# Operator

An operation $$f$$ on a set $$S$$ is a function that takes some values from $$S$$ and produces a new value. An operation can take any number of values from $$S$$, including zero (in which case $$f$$ is simply a constant) or infinitely many (in which case we call $$f$$ an “infinitary operation”). Common operations take a finite non-zero number of parameters. Operations often produce a value that is also in $$S$$ (in which case we say $$S$$ is closed under $$f$$), but that is not always the case.

For example, the function $$+$$ is a binary operation on $$\mathbb N$$, meaning it takes two values from $$\mathbb N$$ and produces another. Because $$+$$ produces a value that is also in $$\mathbb N$$, we say that $$\mathbb N$$ is closed under $$+$$.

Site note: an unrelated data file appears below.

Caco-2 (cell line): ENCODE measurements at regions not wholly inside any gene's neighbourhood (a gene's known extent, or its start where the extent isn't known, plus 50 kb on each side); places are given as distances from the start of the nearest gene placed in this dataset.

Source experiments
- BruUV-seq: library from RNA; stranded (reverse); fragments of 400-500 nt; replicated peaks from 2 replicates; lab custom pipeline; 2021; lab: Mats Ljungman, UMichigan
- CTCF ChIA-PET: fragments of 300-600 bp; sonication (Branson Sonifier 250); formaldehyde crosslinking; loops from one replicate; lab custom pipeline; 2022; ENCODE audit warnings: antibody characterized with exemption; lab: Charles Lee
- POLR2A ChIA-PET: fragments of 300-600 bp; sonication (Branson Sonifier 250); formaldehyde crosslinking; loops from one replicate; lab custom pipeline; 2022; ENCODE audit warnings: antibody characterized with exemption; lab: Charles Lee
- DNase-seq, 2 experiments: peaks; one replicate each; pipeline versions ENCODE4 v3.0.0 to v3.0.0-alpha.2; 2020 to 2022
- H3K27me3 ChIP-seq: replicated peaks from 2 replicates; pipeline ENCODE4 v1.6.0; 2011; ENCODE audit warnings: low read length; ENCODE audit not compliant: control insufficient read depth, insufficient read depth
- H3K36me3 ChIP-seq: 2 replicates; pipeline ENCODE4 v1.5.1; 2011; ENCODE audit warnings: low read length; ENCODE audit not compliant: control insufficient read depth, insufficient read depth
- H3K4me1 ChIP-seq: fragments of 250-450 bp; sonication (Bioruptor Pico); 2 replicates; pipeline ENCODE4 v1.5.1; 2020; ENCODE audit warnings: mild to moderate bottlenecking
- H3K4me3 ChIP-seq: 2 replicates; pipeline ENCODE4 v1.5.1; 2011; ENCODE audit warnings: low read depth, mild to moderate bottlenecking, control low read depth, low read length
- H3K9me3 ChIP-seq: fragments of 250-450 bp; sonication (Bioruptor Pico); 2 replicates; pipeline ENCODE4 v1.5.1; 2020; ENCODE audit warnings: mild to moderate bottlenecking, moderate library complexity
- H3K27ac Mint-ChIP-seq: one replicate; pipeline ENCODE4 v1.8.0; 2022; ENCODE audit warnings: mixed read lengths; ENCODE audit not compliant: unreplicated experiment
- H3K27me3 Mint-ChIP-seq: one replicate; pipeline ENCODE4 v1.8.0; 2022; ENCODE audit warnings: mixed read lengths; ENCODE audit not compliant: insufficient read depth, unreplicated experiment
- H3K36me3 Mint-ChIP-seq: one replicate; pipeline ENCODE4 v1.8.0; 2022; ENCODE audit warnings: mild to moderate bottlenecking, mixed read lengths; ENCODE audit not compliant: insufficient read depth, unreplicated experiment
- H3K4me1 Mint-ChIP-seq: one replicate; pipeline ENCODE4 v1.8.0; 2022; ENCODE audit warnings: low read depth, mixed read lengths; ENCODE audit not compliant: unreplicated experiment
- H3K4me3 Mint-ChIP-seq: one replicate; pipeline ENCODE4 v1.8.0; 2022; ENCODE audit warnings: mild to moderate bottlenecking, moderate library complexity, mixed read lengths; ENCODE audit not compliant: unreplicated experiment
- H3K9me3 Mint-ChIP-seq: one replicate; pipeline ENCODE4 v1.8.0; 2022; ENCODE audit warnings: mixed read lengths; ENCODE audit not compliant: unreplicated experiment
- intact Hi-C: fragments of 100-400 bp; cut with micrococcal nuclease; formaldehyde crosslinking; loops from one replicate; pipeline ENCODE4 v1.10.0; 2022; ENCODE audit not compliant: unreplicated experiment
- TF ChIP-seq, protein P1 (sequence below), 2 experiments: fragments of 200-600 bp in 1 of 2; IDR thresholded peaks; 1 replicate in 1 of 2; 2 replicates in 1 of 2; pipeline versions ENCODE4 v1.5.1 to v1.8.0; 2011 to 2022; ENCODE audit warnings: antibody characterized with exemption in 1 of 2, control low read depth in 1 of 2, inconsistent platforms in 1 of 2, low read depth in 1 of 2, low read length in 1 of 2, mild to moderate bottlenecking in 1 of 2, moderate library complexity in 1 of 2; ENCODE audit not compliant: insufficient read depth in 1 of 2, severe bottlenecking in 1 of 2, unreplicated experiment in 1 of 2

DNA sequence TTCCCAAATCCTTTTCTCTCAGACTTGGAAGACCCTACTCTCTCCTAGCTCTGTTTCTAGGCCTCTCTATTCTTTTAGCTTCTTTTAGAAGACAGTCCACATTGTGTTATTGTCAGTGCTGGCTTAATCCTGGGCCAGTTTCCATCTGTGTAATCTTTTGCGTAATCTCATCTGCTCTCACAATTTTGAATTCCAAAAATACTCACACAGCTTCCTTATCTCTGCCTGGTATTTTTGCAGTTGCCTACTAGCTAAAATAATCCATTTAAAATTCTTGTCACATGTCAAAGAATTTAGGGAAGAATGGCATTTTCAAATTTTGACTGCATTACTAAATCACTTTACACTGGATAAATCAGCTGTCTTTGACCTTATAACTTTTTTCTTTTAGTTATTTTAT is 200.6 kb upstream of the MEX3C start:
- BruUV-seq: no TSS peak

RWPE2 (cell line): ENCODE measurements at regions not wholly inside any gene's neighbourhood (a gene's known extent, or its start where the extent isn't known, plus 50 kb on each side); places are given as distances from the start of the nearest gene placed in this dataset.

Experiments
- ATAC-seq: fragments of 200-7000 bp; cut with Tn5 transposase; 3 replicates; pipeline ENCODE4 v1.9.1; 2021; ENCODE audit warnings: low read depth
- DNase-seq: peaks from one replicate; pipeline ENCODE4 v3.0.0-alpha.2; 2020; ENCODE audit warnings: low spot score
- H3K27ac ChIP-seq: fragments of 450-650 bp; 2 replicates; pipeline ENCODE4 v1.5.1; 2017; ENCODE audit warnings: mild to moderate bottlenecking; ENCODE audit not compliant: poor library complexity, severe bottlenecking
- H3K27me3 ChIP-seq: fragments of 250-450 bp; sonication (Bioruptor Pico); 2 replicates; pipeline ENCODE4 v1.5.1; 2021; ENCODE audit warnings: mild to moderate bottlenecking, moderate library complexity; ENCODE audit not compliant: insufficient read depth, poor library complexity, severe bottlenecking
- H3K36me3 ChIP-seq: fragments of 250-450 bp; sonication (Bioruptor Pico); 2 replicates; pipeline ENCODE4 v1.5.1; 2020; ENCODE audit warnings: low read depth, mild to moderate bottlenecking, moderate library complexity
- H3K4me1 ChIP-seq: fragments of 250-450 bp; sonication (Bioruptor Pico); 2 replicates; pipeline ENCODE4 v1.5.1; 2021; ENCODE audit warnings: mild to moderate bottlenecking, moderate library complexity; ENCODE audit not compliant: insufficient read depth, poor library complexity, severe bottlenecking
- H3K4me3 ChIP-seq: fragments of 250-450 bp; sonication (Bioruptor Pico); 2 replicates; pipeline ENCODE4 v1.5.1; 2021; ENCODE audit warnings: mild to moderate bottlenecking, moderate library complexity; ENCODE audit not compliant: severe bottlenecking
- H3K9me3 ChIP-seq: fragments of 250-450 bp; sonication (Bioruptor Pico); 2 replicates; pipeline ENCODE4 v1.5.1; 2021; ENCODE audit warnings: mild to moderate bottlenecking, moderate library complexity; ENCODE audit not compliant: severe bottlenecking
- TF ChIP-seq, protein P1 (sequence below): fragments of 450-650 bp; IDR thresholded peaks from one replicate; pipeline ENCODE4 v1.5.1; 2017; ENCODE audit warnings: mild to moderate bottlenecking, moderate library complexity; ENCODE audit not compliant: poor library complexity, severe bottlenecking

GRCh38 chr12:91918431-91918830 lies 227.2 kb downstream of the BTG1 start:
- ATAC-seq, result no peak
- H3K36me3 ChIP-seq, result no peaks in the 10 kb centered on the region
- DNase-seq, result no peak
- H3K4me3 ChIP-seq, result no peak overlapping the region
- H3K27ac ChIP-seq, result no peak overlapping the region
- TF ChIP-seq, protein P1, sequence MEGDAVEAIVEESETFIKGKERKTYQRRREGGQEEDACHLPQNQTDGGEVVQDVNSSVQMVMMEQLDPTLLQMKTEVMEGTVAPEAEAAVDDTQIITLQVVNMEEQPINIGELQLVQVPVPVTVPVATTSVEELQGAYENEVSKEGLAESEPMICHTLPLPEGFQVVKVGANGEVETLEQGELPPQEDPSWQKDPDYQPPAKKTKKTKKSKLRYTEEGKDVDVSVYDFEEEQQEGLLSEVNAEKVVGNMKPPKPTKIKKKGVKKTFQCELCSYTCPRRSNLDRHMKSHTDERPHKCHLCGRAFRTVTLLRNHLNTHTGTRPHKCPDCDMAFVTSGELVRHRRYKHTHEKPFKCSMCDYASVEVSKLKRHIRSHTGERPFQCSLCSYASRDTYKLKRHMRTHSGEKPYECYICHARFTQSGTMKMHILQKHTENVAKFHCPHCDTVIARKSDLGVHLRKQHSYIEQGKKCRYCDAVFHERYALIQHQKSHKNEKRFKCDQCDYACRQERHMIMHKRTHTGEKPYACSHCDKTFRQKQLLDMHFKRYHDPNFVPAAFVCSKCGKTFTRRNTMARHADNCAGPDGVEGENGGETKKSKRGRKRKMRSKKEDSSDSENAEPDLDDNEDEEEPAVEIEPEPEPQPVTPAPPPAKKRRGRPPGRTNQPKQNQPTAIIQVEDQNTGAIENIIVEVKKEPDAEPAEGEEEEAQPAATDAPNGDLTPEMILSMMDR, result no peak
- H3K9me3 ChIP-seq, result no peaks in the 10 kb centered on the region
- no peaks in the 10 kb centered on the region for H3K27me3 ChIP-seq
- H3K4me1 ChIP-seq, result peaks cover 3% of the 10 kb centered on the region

The function $$\operatorname{neg}$$ that maps $$x$$ to $$-x$$ is a unary operation on $$\mathbb Z$$: It takes one value from $$\mathbb Z$$ as input, and produces an output in $$\mathbb Z$$ (namely, the negation of the input). $$\operatorname{neg}$$ is also a unary operation on $$\mathbb N$$, but $$\mathbb N$$ is not closed under $$\operatorname{neg}$$ (because $$\operatorname{neg}(3)=-3$$ is not in $$\mathbb N$$).

The number of values that the operator takes as input is called the arity of the operator. For example, the function $$\operatorname{zero}$$ which takes no inputs and returns $$0$$ is a zero-arity operator; and the operator $$f(a, b, c, d) = ac - bd$$ is a four-arity operator (which can be used on any ring, if we interpret multiplication and subtraction as ring operations).

Parents:

• What’s the difference between an operator and an operation?

Also what’s the difference between an operation and a function?